Defining Intelligence: An Overview of Machine Learning, Beyond the Hype and Into the Methods and Applications


By Maryanna Saenko, Analyst, and Evan Kodra, Data Scientist, Lux Research

Artificial intelligence (AI), whether for cars, drones, medical diagnostics, or Internet searches, is a wildly exciting topic that inspires as much excitement as it does fear.  AI is one of the most over-hyped phrases of the 21st century. Today, we’ve only implemented the bare minimum capabilities of AI research to make our machines and systems smarter, faster, and more efficient. However, implementing AI techniques in today’s products and processes comes with a host of challenges. First and foremost among those challenges is setting realistic expectations for how well any given AI system will work, regardless of whether it’s for object recognition, language processing, or movie recommendation.

  • AI has endless implications for businesses across every industry, from health care to automotive to chemicals and materials manufacturing, and already enables Internet searches, financial forecasting, weather prediction, traffic routing, and airline pricing, among thousands of other applications.
  • Futurists tout both the end virtues of AI as well as the apocalyptic consequences of the technology. Unfortunately, the basis for both views lies in serious misconceptions of what AI is and how it is evolving. We must overcome these flawed perceptions or risk investment in, partnership with, and implementation of technologies that overpromise and under deliver.

Lux Research provides a framework for navigating the space of AI using a Sankey Diagram Visualization that breaks the space down into three key areas: Applications, Domains, and Methods.


The visualization maps techniques to domains to overall disciplines. Methods are the technical approaches that computer and data scientists apply to solve machine learning challenges. Domains are essentially fields of study within AI. AI applications are the complex tasks that computers must complete to successfully execute higher level functions.

  • Understanding AI methodologies and domains based on their core concepts leads to insights on hype versus reality of some of the more common sight techniques. For example, deep learning approaches can be extremely useful, but will also have their limitations. Deep learning works well where there are massive data sets that are well labeled, and can bring huge advances in areas like speech, voice, and object recognition.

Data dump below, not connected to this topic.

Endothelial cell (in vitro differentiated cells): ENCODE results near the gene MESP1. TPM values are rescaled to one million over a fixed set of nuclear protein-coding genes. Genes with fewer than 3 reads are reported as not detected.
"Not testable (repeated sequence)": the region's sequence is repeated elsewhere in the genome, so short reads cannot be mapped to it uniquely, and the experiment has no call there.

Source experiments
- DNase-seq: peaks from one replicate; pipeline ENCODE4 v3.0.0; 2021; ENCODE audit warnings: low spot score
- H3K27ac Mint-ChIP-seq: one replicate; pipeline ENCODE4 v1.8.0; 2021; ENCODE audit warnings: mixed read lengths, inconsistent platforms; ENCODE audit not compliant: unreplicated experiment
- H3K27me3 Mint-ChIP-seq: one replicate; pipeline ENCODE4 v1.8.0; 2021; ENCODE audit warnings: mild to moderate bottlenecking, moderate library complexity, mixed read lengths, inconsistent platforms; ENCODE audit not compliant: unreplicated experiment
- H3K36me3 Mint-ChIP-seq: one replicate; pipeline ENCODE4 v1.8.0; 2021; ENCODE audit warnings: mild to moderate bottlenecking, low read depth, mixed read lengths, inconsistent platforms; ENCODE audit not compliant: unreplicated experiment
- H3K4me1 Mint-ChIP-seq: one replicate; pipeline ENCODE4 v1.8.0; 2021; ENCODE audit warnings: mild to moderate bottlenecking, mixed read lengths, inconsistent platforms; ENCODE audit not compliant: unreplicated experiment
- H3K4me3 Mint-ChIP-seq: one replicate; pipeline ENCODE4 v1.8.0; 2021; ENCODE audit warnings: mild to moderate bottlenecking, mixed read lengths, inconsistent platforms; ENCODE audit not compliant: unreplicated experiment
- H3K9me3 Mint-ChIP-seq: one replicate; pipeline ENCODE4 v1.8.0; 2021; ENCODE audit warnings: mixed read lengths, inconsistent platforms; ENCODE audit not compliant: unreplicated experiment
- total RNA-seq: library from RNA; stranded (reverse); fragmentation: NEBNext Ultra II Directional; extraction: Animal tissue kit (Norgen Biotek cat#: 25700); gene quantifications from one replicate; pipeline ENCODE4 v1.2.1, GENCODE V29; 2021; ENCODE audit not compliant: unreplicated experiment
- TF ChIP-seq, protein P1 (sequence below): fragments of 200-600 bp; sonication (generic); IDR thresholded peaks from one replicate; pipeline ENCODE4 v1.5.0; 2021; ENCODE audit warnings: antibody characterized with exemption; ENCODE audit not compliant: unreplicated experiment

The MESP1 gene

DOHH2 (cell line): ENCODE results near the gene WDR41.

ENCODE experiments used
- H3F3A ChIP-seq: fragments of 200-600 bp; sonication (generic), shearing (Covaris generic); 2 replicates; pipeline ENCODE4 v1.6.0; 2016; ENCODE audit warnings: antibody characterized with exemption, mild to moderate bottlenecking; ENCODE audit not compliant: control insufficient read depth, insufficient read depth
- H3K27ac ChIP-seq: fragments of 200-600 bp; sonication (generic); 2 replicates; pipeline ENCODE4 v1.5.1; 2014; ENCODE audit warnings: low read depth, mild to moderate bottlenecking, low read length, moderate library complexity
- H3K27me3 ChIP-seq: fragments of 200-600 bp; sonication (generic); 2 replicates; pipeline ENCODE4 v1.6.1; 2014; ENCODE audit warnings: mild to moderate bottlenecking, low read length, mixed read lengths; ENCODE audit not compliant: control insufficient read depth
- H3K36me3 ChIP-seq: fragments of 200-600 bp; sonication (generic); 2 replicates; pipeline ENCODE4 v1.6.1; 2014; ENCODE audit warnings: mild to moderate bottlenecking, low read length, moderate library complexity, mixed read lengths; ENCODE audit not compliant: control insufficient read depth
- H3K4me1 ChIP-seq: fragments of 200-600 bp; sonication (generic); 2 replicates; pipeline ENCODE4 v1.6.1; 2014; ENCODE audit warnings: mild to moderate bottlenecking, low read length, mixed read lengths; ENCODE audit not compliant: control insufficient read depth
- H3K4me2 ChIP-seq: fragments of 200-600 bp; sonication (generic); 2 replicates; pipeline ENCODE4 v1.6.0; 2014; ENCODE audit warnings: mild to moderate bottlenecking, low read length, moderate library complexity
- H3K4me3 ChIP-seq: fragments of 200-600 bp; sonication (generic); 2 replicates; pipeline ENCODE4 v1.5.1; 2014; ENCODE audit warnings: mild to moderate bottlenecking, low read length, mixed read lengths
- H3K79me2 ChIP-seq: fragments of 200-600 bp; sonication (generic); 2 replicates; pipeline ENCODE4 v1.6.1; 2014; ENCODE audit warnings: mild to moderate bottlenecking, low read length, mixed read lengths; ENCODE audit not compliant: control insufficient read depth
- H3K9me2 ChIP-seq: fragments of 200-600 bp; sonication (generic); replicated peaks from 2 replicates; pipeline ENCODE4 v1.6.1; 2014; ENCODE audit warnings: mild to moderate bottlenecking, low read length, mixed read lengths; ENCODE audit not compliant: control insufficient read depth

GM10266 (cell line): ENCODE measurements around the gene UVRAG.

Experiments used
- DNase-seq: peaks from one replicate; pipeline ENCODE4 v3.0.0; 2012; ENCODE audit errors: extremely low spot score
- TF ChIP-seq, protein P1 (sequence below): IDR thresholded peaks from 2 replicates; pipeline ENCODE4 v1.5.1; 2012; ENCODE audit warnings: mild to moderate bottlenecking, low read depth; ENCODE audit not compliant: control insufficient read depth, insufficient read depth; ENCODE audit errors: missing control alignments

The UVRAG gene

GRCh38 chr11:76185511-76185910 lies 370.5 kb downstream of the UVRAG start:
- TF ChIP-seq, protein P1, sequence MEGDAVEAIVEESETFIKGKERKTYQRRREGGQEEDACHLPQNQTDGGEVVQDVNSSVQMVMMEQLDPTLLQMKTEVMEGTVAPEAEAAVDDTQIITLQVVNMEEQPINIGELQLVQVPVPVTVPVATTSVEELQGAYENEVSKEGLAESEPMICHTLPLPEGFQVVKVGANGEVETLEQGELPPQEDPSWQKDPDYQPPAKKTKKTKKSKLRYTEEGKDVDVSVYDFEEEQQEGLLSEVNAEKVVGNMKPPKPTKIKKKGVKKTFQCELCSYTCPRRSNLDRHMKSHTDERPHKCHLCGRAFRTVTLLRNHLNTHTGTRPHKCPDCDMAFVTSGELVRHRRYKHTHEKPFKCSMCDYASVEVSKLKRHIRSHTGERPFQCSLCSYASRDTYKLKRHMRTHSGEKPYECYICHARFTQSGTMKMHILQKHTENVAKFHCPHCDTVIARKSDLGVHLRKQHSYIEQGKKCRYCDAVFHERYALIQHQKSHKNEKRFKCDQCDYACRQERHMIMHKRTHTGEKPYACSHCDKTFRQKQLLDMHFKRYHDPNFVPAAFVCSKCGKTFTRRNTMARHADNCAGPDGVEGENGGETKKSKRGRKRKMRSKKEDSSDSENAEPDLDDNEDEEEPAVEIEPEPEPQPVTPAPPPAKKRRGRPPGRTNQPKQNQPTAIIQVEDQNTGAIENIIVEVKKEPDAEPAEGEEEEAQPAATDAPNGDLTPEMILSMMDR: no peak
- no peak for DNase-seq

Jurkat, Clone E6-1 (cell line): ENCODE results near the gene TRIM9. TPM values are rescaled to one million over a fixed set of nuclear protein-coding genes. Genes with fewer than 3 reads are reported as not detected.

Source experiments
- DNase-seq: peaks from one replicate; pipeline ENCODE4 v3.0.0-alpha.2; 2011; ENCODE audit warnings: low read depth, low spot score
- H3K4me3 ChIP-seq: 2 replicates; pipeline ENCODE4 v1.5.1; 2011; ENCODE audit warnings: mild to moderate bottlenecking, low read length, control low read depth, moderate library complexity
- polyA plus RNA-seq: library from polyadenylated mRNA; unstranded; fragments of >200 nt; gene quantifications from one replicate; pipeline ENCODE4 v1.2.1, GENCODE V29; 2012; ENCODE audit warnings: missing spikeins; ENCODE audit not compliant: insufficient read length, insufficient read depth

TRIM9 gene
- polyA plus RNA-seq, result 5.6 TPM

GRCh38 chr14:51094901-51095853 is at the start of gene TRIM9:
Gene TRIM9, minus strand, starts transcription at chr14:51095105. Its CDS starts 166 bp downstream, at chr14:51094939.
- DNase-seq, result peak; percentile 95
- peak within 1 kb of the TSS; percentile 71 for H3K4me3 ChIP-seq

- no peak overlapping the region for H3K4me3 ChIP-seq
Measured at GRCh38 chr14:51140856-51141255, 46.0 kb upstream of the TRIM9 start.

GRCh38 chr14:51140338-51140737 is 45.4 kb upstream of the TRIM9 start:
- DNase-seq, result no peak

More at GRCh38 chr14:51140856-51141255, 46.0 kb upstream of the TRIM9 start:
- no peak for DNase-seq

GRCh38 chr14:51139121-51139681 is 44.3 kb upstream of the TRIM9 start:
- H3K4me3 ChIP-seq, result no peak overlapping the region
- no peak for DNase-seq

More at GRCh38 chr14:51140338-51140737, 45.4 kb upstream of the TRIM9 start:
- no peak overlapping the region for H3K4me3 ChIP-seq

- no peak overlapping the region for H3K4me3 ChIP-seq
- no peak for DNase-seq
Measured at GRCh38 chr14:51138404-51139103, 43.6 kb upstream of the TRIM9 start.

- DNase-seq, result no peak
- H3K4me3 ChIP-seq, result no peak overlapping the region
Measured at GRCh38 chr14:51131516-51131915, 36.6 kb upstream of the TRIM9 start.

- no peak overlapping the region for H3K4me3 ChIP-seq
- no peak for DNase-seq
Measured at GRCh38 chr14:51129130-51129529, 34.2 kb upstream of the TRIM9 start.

• There is no singular solution that will enable “intelligent machines,” but rather, AI will continue to grow as a combination of techniques and approaches used to solve discrete problems.

Successfully applying AI techniques requires understanding the characteristics and constraints of available data.  Not all AI methods are suited to the same types of problems, as some techniques are best suited to huge data sets where the data is all of one type, whereas others are better when the input variables span a range of data types, such as images, text, and sound.

  • No one set of methods or tools can easily create successful applications. These applications are solvable, but generally require a clever combination of methods.
  • Domain-specific solutions will still be better bets than generalized solutions for decades to come. The success of AI techniques for specific applications has as much to do with the available data as it does with the mathematical methods, making specific domain solutions possible — but generalized solutions extremely difficult, if not unlikely.

The figure above shows the landscape of AI through the relationships between these different levels.  It is important to note that this figure is representative, but not exhaustive. In some cases, the relationships could actually be thought of like a Venn diagram. For example, while the figure taken literally would imply that statistics, data mining, and machine learning are independent, in reality there is a large amount of overlap among the three disciplines. Deep learning could also fairly be considered just another type of regression. However, we attempted to disentangle and make orthogonal as much as possible the important components of the landscape for clarity.

In panel A, AI applications are shown on the left. Their relationships with domains, on the right, are illustrated via connections. For example, affective computing applications predominantly utilize computer vision (e.g., facial expression recognition), natural language processing (e.g., semantic analysis of text), and computer audition (e.g., inferring emotion from voice). The size of each connection is used to portray the relative importance/predominance of each domain to each application area.

Panel B maps domains to the AI methods and techniques that they harness. For example, computer vision has been using deep learning successfully, especially in the past several years; previously, computer vision relied more heavily on older regression techniques, such as random forest decision tree models and support vector machines. Images and videos can in total comprise massive, but somewhat redundant, datasets; hence in some cases, dimensionality reduction serves to compress information in the process of making predictive inferences. Pattern similarity methods can infer similarities among different sets of images or videos.

Finally, panel C shows the connections between methods and technique and their root disciplines. For example, deep learning is, in essence, a class of methods that came from the machine learning community. More classic Regression techniques are also claimed in Machine Learning but from a historical perspective are more heavily rooted in Statistics.

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